In support of the aging and glial reactivity hypothesis, peripheral injection of LPS caused an exaggerated neuroinflammatory cytokine response (IL-1β and IL-6) and prolonged sickness behavior in aged (22–24 m) BALB/c mice compared to young adults (Godbout et al. 2005). Several subsequent studies showed that peripheral LPS caused exaggerated levels of IL-1β expression in the hippocampus of aged mice compared to young adults (Chen et al. 2008; Henry et al. 2008; Richwine et al. 2008). Elevated levels of IL-1β and TNFα mRNA expression were detected 24 and 72 h after LPS injection (Richwine et al. 2008). Moreover, in a rat model of aging where increased reactive glia (i.e., increased MHC II expression) were present (Frank et al. 2006), peripheral injection of Escherichia coli promoted higher levels of IL-1β in the hippocampus of aged rats compared to young adults (Barrientos et al. 2006). The levels of IL-1β were prolonged in the hippocampus of older rats infected with E. coli (Barrientos et al. 2009). Furthermore, these aged rats showed an altered and prolonged febrile response (Barrientos, et al. 2009).
It is important to mention that while peripheral LPS or E. coli caused higher levels of IL-1β in the brain of aged rodents compared to young adults, plasma levels of IL-1β were not amplified (Godbout et al. 2005; Barrientos et al. 2006, 2009). The disconnection between peripheral IL-1β induction and brain IL-1β has been interpreted to suggest that amplification of the cytokine response occurs within the brain. In support of this idea, intraperitoneal LPS injection markedly increased neuronal activity (as measured by c-fos staining) in several CVOs and in the nucleus of the solitary tract in the brainstem of aged mice compared to younger adults after LPS injection (Gaykema et al. 2007). Because peripheral immune signals are interpreted in CVOs and in the brainstem (Goehler et al. 1998; Marvel et al. 2004; Goehler et al. 2006), these data indicate that the immune signal from the periphery is amplified within the aged brain. Moreover, the amplified neuroinflammatory response was detected in several brain areas. For instance, the exaggerated inflammatory response in the aged brain was evident in samples from the whole brain (Godbout et al. 2005), hippocampus (Abraham and Johnson 2009; Chen et al. 2008; Henry et al. 2008; Richwine et al. 2008), cortex (Henry et al. 2008), and hypothalamus (Abraham and Johnson 2009).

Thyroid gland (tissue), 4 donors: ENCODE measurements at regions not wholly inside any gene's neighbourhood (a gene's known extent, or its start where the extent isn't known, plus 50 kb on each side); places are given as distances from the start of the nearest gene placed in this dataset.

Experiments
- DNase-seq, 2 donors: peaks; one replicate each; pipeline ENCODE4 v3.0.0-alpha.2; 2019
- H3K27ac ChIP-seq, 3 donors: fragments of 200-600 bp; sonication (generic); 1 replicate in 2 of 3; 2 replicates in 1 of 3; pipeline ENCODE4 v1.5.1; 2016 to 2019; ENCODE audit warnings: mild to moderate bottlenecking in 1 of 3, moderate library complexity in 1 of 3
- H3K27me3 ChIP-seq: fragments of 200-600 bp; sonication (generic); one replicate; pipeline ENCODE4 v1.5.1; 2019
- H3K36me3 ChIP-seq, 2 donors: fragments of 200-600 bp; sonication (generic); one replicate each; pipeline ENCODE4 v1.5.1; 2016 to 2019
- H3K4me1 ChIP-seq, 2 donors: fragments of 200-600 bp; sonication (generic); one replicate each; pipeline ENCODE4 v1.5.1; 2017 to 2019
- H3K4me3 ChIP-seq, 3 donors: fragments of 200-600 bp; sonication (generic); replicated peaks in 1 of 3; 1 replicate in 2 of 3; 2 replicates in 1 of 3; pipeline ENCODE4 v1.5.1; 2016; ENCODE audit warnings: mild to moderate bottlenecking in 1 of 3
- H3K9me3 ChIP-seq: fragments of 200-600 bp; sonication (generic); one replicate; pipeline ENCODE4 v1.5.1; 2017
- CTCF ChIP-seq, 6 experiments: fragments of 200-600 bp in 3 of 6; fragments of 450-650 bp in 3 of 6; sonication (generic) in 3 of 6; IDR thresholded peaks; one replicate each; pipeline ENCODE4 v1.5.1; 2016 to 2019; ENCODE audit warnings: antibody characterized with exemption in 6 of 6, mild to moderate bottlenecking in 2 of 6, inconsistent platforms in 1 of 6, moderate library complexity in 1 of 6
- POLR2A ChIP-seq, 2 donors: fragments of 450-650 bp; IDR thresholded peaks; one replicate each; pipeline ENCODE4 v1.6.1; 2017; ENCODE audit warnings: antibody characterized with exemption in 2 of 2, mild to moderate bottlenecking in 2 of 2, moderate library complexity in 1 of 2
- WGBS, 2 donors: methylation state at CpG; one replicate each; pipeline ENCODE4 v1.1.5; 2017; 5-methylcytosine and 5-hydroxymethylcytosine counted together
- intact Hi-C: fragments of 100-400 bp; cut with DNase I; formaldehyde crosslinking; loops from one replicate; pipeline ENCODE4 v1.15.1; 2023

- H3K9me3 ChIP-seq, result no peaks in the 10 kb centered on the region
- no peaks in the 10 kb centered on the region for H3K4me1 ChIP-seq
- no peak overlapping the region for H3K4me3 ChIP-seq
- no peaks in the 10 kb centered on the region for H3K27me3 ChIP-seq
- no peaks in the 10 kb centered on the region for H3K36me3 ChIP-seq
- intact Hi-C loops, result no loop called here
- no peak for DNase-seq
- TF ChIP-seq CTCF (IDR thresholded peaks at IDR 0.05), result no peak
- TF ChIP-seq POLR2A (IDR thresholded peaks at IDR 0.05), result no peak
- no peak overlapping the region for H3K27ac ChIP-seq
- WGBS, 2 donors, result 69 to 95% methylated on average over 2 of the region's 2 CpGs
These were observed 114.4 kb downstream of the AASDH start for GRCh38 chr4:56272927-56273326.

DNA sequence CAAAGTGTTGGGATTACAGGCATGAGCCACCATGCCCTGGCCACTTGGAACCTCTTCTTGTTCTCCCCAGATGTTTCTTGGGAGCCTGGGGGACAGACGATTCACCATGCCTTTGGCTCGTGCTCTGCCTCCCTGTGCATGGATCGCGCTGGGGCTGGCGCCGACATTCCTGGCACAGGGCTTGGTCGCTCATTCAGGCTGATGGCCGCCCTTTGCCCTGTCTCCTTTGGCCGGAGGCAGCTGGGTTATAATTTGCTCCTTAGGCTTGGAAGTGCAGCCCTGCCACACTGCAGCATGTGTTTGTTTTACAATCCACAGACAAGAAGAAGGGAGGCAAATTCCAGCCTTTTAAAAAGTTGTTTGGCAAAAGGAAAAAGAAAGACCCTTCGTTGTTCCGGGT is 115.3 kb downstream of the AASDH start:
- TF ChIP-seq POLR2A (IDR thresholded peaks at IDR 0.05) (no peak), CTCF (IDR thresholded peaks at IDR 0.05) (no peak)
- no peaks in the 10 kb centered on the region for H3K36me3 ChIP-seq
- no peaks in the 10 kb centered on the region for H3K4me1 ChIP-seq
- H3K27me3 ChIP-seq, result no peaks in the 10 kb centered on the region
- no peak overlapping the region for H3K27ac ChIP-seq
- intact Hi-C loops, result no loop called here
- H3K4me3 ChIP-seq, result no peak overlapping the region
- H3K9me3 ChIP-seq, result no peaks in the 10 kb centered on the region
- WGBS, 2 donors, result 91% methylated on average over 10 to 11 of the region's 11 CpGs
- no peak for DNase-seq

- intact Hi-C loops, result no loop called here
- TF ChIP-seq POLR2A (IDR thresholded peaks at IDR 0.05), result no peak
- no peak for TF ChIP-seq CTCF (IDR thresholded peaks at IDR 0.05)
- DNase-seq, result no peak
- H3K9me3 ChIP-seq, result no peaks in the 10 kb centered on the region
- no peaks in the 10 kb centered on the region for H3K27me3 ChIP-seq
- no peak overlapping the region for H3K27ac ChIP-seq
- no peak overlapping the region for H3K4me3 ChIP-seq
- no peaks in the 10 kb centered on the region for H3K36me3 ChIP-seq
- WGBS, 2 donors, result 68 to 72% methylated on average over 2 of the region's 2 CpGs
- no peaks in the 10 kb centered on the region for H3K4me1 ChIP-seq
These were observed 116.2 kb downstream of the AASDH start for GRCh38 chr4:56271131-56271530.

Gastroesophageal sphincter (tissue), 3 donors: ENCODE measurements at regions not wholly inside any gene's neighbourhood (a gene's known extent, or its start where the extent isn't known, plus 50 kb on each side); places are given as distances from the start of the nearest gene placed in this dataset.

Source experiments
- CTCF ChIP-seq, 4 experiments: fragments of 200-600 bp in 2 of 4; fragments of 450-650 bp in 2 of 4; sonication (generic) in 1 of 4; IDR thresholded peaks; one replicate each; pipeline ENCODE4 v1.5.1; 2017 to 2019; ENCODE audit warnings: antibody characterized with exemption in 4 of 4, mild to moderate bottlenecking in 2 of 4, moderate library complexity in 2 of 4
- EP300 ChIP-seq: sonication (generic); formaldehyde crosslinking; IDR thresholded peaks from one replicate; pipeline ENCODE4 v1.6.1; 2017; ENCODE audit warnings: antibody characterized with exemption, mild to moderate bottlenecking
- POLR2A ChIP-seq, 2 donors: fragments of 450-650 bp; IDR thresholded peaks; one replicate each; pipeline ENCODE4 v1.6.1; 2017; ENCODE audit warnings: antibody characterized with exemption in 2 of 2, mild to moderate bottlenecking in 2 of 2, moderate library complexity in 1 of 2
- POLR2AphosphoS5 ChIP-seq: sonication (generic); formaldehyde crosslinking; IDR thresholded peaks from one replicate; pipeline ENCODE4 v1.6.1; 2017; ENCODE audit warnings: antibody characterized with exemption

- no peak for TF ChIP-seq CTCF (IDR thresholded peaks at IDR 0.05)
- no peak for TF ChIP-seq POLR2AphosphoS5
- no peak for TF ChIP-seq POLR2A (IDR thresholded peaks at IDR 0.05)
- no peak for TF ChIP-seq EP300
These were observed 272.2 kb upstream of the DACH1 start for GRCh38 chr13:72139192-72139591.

The idea that the cytokine signal from the periphery becomes amplified within the brain is supported by several studies. For example, central activation of the innate immune system by intracerebroventricular (i.c.v.) administration of LPS caused amplified mRNA expression of inflammatory cytokines, IL-1β, IL-6, and TNFα, and prolonged sickness behavior in aged (22–24 m) mice (Huang et al. 2008). Moreover, repeated i.c.v. injection of the HIV-associated protein, gp120, caused a prolonged sickness response paralleled by elevated expression of IL-1β and IL-6 mRNA in the hippocampus of aged mice compared to young adults (Abraham et al. 2008). Consistent with these data, other reports indicate that older mice were more sensitive to septic shock induced by i.c.v. administration of LPS (Chorinchath et al. 1996) and had elevated TNFα production in the brain and plasma after challenge with LPS compared to young adult controls (Kalehua et al. 2000). Work using primary, mixed glial cultures and coronal brain sections established from the brain of aged rodents also supports the hypothesis of an amplified neuroinflammatory response in the aged brain. In both cases, these culture systems were hyper-responsive to LPS stimulation and produced more inflammatory cytokines (IL-1β and IL-6) compared to cultures established from the brains of young adults (Ye and Johnson 2001; Xie et al. 2003). Collectively, these data support the notion that cells within the brain are hyper-responsive to peripheral or central immune activation.